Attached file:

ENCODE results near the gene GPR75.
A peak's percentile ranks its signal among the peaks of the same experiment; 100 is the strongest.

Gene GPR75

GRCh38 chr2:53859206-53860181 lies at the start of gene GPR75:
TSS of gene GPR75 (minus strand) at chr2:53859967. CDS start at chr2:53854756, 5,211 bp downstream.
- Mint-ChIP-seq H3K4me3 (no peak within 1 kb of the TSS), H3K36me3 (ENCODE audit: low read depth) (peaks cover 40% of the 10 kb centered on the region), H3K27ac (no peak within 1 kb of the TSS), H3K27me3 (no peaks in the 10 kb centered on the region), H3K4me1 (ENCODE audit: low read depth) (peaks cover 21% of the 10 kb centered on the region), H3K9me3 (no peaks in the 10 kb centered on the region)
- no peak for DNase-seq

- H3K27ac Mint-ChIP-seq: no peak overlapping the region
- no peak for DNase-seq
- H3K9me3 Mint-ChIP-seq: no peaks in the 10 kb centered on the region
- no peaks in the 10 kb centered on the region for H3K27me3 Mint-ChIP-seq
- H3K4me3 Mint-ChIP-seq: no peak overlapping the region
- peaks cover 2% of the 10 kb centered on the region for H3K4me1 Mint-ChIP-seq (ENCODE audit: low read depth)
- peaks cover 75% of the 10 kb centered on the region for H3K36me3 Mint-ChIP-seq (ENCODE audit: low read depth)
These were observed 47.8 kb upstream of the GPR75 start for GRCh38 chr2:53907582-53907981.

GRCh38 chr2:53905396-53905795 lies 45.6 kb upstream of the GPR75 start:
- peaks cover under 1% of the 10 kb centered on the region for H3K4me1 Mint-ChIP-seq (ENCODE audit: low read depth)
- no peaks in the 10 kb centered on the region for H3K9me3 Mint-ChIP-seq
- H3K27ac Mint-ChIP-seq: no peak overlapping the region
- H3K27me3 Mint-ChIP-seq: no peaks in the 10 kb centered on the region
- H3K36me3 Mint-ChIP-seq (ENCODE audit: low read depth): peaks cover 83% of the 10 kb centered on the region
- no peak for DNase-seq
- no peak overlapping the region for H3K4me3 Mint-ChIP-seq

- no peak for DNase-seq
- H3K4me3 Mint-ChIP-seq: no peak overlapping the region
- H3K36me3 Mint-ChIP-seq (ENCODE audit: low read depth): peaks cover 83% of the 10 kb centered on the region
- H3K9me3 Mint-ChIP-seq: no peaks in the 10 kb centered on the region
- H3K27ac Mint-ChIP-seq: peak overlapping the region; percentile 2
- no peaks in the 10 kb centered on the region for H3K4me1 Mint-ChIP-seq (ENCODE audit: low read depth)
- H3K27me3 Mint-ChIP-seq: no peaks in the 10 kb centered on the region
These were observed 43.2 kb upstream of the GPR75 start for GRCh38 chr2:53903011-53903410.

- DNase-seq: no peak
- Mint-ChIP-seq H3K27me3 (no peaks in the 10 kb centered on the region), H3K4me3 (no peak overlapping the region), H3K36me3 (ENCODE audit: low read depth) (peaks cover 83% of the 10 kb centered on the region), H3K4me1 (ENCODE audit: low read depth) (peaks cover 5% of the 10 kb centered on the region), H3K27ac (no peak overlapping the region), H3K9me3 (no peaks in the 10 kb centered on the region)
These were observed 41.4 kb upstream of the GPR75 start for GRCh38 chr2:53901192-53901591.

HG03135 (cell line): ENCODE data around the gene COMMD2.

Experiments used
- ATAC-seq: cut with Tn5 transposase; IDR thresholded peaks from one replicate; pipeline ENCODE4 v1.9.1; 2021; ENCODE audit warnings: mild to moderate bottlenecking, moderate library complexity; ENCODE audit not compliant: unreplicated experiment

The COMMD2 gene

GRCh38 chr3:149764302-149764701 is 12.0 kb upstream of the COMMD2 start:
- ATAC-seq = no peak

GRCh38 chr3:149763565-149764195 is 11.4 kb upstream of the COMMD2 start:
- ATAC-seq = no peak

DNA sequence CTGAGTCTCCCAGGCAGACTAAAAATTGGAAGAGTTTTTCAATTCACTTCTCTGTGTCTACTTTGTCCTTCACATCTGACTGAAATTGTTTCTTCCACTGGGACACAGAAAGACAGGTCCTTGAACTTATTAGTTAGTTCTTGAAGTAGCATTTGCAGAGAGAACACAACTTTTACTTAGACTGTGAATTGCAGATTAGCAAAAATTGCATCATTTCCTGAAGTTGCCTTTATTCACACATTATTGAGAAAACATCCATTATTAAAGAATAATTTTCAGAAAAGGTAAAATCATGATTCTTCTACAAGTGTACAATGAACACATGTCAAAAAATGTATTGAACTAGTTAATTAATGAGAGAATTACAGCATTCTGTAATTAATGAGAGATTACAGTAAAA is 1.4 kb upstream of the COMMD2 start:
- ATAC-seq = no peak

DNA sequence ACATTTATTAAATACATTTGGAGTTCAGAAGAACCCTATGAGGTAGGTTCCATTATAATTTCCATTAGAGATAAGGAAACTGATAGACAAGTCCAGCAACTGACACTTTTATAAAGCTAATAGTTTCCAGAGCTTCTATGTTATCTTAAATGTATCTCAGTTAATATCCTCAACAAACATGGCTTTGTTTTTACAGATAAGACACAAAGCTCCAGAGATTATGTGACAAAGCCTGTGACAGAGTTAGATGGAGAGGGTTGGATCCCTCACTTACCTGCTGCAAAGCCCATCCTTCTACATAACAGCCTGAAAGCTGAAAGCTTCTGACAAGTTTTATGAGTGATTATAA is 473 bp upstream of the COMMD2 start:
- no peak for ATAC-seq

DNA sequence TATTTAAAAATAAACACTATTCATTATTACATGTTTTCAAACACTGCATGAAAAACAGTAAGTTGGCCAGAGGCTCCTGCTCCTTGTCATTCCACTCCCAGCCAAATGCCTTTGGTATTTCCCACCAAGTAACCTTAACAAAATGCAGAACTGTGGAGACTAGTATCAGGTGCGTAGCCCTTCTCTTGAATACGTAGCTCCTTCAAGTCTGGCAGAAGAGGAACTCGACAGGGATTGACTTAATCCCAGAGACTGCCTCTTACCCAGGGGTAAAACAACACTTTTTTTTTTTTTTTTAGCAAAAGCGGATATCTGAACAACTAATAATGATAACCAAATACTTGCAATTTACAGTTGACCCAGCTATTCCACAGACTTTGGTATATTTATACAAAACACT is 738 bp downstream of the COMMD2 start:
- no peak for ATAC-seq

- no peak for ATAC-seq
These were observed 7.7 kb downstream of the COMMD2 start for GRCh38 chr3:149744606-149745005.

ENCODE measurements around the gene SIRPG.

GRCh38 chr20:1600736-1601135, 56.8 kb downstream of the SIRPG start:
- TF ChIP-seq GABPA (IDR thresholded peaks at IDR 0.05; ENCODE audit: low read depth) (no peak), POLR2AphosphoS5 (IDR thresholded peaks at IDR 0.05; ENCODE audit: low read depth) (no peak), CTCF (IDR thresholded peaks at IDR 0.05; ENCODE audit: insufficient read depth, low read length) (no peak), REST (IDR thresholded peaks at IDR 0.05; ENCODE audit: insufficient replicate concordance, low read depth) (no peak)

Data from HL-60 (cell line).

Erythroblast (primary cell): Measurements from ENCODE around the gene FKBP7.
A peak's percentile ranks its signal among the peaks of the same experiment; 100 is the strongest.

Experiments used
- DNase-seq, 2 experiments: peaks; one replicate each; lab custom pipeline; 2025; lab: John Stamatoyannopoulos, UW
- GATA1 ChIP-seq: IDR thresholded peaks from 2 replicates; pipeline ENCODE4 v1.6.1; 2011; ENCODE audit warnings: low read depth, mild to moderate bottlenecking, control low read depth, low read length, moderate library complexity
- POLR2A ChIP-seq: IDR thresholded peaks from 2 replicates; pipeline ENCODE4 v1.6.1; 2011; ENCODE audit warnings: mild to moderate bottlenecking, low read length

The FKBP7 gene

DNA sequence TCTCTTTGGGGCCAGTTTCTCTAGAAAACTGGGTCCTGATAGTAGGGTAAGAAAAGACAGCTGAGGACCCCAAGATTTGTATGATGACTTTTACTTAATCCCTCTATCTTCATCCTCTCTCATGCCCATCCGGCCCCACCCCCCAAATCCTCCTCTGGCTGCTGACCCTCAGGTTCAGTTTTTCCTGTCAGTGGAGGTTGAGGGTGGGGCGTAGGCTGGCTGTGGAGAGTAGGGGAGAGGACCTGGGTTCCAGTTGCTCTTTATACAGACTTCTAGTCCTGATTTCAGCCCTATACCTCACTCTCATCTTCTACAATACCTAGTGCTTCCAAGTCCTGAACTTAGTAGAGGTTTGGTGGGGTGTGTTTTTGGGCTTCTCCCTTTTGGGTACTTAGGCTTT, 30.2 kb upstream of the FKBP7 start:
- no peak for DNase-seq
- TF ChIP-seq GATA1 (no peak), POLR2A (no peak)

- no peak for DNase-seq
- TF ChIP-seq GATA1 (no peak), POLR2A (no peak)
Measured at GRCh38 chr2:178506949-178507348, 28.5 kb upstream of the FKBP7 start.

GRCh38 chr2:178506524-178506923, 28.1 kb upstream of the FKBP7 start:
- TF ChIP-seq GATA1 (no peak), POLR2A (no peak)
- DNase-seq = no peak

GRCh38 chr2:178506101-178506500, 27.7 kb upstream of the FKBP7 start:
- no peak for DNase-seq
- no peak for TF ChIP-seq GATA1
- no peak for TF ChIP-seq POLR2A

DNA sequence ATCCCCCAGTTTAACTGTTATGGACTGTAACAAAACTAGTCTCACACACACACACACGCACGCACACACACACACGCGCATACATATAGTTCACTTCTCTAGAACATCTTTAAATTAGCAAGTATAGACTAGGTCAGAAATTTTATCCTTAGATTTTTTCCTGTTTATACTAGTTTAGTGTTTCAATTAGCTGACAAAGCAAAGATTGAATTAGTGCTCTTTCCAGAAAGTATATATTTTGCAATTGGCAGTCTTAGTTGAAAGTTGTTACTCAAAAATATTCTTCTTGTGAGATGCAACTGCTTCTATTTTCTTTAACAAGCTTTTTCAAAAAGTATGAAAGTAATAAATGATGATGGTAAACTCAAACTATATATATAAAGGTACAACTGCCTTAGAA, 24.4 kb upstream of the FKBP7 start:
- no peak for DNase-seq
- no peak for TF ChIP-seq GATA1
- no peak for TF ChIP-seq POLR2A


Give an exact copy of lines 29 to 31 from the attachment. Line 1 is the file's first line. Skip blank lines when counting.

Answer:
- no peaks in the 10 kb centered on the region for H3K4me1 Mint-ChIP-seq (ENCODE audit: low read depth)
- H3K27me3 Mint-ChIP-seq: no peaks in the 10 kb centered on the region
These were observed 43.2 kb upstream of the GPR75 start for GRCh38 chr2:53903011-53903410.